Intellectual Disgrace at Ohio University

How completely has indoctrination and propaganda replaced rational discussion and intelligent debate in America's universities?  We were reminded of just how bad things have gotten several weeks ago at Ohio University, when we were invited to screen and discuss our documentary on the Ground Zero mosque controversy, The Ground Zero Mosque: Second Wave of the 911 Attacks.  While universities today idolize "diversity," they actively discourage the one kind of diversity that matters most: genuine diversity of opinion.  We saw instead the effects of the stifling intellectual straitjacket that universities force upon students on all too many campuses. 

Joining us was our cinematographer, David Miles, who is an alumnus of Ohio University.  But OU students and faculty were in no mood to discuss the issues our documentary raised: even before we arrived on campus, the student newspaper, The Post, ran a "review" of the film entitled "NYC mosque film inaccurate, bigoted."  It was written by Brandon Kendhammer, an Assistant Professor of Political Science at OU.  Kendhammer retailed libelous generalizations about us and about our work, without offering a single example of the inaccuracy and bigotry he purported to find in our film.

Indeed, Kendhammer couldn't have given an example of those things even if he had wanted to.  Why not?  Because he had not even seen the film.  Got that? The Post ran a review of the film written by someone who could not have seen it. 

With a fine Orwellian touch, Kendhammer claimed that we wished to undo America's legacy of religious freedom -- without explaining how opposing forces that would establish a law that institutionalizes discrimination against women and extinguishes the freedom of speech and the freedom of conscience amounts to opposing religious freedom, while fronting for this repressive ideology presumably amounts to supporting that freedom.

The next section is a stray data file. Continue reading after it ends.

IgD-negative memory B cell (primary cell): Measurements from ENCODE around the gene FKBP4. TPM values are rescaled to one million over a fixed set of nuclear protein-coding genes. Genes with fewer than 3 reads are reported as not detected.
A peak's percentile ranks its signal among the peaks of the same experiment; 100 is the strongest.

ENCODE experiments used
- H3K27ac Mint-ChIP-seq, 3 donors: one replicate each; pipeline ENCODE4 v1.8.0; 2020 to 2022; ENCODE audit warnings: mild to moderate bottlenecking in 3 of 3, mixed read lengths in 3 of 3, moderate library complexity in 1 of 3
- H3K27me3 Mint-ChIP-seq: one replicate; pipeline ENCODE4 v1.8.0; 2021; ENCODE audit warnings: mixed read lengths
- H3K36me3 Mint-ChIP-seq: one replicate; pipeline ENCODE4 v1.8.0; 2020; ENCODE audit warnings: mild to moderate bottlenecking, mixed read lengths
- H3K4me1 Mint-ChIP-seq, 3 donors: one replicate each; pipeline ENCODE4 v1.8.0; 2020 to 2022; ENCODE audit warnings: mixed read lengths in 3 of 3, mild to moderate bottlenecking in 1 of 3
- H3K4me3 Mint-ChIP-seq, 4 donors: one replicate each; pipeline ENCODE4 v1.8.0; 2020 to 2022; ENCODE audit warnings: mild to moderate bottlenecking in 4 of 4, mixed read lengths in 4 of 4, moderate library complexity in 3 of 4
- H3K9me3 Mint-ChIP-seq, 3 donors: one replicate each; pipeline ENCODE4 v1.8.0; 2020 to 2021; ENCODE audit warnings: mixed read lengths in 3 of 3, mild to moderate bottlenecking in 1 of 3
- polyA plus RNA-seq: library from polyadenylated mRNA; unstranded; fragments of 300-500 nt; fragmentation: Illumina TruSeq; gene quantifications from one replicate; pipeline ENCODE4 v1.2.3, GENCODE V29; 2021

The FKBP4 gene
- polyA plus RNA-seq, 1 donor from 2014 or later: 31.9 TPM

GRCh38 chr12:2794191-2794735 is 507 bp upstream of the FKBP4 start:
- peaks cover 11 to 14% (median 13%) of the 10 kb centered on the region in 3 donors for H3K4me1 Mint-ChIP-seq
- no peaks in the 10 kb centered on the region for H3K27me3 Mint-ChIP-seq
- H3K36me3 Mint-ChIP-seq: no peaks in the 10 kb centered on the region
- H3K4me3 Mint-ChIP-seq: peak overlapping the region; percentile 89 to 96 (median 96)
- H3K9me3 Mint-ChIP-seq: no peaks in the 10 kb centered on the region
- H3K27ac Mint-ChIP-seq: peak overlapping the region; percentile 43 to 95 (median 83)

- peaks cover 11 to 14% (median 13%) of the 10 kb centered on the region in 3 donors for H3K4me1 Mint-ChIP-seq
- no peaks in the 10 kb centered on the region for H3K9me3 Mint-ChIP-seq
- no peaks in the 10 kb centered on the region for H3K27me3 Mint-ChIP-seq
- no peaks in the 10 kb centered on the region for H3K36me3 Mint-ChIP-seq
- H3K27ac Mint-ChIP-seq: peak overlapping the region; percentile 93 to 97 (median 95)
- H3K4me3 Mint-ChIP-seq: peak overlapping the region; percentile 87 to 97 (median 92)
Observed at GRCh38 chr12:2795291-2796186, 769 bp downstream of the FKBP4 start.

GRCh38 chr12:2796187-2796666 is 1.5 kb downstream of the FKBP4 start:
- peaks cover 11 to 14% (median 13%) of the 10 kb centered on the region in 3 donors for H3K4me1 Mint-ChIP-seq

In reality, we oppose the Islamic supremacist political agenda that supports elements of Sharia that are at variance with Constitutional freedoms; nothing in such a position involves any infringement on religious freedom. 

Kendhammer also warned students off the event.  He strongly advised them not to attend the screening.  It was particularly disappointing that in a university setting, which should be a center of open thought and free discourse, a professor would stoop to such tactics.  Was he so insecure of his own position that he was afraid of opposing points of view?  Was he fearful that people might be exposed to convincing arguments that he would not be able to answer, and so he had to resort to the suppression of his ideological opponents in a desperate attempt to mask his intellectual bankruptcy?

It was ironic in the extreme that in the name of "tolerance," this professor would himself practice intolerance in smearing opposing points of view, and try to prevent Ohio University students from being exposed to a perspective that, quite obviously, opposed the ideological lockstep in which they were ordinarily forced to march.  What was Kendhammer afraid of?  That somebody might agree with us?  It was noteworthy that many of those who attended the event and asked us questions had obviously taken their talking points from Kendhammer's article, and even proudly admitted that they would not consider our ideas even without having seen a frame of our film, or read a page of any of our books or websites.